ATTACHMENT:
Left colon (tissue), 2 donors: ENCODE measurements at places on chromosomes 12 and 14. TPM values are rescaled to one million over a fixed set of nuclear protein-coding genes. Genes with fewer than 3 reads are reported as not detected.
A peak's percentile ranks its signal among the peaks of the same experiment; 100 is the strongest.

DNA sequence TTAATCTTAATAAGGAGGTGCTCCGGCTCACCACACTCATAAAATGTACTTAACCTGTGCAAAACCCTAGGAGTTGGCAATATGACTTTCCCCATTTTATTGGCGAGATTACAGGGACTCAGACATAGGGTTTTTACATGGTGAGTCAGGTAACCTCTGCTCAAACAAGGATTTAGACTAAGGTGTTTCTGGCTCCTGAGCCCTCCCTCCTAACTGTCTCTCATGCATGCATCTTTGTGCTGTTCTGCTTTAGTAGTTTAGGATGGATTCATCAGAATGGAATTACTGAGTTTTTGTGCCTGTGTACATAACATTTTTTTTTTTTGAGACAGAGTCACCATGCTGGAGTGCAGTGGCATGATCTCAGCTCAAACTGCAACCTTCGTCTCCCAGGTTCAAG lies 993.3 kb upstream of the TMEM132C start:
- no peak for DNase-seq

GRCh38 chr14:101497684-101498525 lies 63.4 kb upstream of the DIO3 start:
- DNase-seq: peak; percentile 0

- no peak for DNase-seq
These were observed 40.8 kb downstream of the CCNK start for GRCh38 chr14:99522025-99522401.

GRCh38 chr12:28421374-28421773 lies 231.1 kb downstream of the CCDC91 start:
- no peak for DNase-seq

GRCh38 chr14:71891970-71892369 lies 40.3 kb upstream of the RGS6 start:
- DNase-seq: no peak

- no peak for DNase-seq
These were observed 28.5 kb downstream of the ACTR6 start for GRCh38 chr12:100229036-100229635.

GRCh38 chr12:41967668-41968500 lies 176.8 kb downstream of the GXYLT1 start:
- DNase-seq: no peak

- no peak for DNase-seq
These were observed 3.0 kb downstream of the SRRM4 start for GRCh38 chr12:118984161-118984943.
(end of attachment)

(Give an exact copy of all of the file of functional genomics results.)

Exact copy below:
Left colon (tissue), 2 donors: ENCODE measurements at places on chromosomes 12 and 14. TPM values are rescaled to one million over a fixed set of nuclear protein-coding genes. Genes with fewer than 3 reads are reported as not detected.
A peak's percentile ranks its signal among the peaks of the same experiment; 100 is the strongest.

DNA sequence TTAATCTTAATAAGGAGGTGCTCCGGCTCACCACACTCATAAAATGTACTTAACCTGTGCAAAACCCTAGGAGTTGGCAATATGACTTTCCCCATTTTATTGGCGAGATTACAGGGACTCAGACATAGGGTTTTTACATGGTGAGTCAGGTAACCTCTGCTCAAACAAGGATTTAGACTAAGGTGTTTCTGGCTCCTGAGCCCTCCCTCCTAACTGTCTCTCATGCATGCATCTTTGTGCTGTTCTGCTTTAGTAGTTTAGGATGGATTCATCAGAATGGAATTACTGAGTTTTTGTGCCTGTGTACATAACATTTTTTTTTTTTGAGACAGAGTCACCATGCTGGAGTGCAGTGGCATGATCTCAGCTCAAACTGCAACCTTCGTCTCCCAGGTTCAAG lies 993.3 kb upstream of the TMEM132C start:
- no peak for DNase-seq

GRCh38 chr14:101497684-101498525 lies 63.4 kb upstream of the DIO3 start:
- DNase-seq: peak; percentile 0

- no peak for DNase-seq
These were observed 40.8 kb downstream of the CCNK start for GRCh38 chr14:99522025-99522401.

GRCh38 chr12:28421374-28421773 lies 231.1 kb downstream of the CCDC91 start:
- no peak for DNase-seq

GRCh38 chr14:71891970-71892369 lies 40.3 kb upstream of the RGS6 start:
- DNase-seq: no peak

- no peak for DNase-seq
These were observed 28.5 kb downstream of the ACTR6 start for GRCh38 chr12:100229036-100229635.

GRCh38 chr12:41967668-41968500 lies 176.8 kb downstream of the GXYLT1 start:
- DNase-seq: no peak

- no peak for DNase-seq
These were observed 3.0 kb downstream of the SRRM4 start for GRCh38 chr12:118984161-118984943.